Good evening members of the ESSA Advisory Committee. My name is Kevin Ohlandt. Congratulations on your selection for this very important group. This is a mammoth undertaking, this new federal law. I will be completely frank: I do not trust this law. I do not trust our Delaware Dept. of Education. I believe ESSA is an unholy matrimony between education and corporations. You can consider me the friend of the bride, education, warning about the potential husband who will not be good for her. I have seen and heard far too much to suggest otherwise. I believe this matrimony will eventually result in a messy divorce. The custody battle for the students will be huge, and I fear the groom, the companies, will eventually win custody of the kids.
I urge this committee to give an immediate recommendation of postponing Delaware’s submission of their state plan to the US DOE. There are far too many moving parts. *States were given two dates to submit their final plan: March 31st or July 31st. Our Dept. of Education chose March 31st without any true consultation with the citizens of our state.* We were not given a choice as a state or allowed to be part of that decision-making process. Certain parties were given a much greater weight in consultation with the DOE before any public gathering took place.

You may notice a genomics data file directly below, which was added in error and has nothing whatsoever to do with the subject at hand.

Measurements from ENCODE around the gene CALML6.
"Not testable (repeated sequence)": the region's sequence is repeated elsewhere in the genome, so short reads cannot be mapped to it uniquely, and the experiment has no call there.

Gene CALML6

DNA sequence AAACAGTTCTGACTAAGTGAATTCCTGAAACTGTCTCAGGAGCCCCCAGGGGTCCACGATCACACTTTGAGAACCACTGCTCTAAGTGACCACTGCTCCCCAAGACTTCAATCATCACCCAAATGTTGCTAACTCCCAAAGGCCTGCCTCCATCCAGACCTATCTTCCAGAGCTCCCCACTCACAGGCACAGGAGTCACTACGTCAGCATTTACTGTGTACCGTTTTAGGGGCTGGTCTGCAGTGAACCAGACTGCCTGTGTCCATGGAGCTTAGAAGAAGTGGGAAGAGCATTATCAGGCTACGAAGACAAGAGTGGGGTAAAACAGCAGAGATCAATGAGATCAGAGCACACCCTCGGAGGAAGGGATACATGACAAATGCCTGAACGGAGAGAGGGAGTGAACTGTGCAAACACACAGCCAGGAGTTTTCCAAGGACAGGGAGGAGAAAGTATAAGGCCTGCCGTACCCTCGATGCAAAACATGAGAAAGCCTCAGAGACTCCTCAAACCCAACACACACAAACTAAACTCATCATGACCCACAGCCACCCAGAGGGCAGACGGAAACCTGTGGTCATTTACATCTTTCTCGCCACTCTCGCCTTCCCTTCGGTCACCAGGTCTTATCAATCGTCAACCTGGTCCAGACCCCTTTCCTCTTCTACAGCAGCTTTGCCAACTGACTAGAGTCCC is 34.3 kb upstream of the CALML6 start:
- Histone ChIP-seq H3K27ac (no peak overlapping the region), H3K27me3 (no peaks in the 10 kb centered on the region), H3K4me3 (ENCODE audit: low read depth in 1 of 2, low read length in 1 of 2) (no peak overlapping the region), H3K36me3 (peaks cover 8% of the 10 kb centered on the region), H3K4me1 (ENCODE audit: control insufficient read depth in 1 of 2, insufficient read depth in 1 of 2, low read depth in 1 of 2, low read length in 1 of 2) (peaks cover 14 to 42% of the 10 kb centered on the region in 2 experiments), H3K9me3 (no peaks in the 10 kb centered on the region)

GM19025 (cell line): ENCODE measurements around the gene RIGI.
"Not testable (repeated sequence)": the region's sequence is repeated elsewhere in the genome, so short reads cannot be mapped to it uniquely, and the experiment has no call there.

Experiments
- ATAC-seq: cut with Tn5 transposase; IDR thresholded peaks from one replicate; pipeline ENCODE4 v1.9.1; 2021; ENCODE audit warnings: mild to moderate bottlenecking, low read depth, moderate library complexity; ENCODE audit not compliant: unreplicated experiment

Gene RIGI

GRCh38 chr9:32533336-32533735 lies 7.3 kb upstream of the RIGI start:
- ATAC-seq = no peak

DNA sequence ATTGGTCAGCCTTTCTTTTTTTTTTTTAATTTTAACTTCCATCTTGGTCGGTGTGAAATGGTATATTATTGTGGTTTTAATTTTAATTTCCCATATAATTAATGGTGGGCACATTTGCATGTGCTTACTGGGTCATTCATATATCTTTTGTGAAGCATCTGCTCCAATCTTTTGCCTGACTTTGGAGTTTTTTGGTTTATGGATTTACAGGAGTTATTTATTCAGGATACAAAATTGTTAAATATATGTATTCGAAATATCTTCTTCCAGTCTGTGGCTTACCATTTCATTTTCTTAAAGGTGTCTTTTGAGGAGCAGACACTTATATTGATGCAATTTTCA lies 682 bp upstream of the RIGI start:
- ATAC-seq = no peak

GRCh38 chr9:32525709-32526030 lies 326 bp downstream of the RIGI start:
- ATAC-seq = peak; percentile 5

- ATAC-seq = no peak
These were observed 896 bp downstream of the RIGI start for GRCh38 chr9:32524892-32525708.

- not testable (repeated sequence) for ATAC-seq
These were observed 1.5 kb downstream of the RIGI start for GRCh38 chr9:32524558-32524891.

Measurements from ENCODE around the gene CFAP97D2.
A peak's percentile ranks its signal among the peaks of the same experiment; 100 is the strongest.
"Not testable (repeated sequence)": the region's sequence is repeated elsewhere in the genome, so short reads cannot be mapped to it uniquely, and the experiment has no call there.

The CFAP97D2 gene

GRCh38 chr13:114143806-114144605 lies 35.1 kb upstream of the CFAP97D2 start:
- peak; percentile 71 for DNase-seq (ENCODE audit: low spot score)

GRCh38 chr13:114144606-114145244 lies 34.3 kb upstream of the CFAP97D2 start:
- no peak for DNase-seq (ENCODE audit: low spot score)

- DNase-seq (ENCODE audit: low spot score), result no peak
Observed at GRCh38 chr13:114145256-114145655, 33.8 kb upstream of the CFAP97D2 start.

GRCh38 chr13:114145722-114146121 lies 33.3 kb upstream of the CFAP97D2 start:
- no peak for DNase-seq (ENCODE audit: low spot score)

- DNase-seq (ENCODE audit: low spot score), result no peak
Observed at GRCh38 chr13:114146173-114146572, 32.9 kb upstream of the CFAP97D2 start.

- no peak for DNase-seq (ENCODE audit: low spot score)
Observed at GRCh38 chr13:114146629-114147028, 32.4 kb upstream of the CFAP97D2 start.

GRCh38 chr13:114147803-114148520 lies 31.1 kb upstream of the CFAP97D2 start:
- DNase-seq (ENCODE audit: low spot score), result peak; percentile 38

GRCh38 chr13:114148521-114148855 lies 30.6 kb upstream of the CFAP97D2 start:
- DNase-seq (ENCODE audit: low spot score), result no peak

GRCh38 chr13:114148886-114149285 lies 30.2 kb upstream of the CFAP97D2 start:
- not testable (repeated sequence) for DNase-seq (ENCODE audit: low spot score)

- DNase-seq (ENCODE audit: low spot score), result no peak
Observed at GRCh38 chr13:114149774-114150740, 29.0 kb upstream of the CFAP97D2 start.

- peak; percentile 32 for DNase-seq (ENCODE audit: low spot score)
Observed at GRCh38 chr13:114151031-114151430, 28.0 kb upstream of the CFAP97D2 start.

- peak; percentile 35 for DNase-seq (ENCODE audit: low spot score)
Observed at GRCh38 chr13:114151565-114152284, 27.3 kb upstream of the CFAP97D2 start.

As a member of the Student and School Supports discussion group, I see far too many members of that group who would financially benefit from the Every Student Succeeds Act. When that happens, I don’t see them as a stakeholder, but a benefactor. That is not what the term stakeholder means. I believe some good can come out of this law. I have seen many great ideas come forth in the meetings. But until we can weed out what is good or bad for students, we need to “slow our roll”. There are far too many conflicts of interest involved with this plan.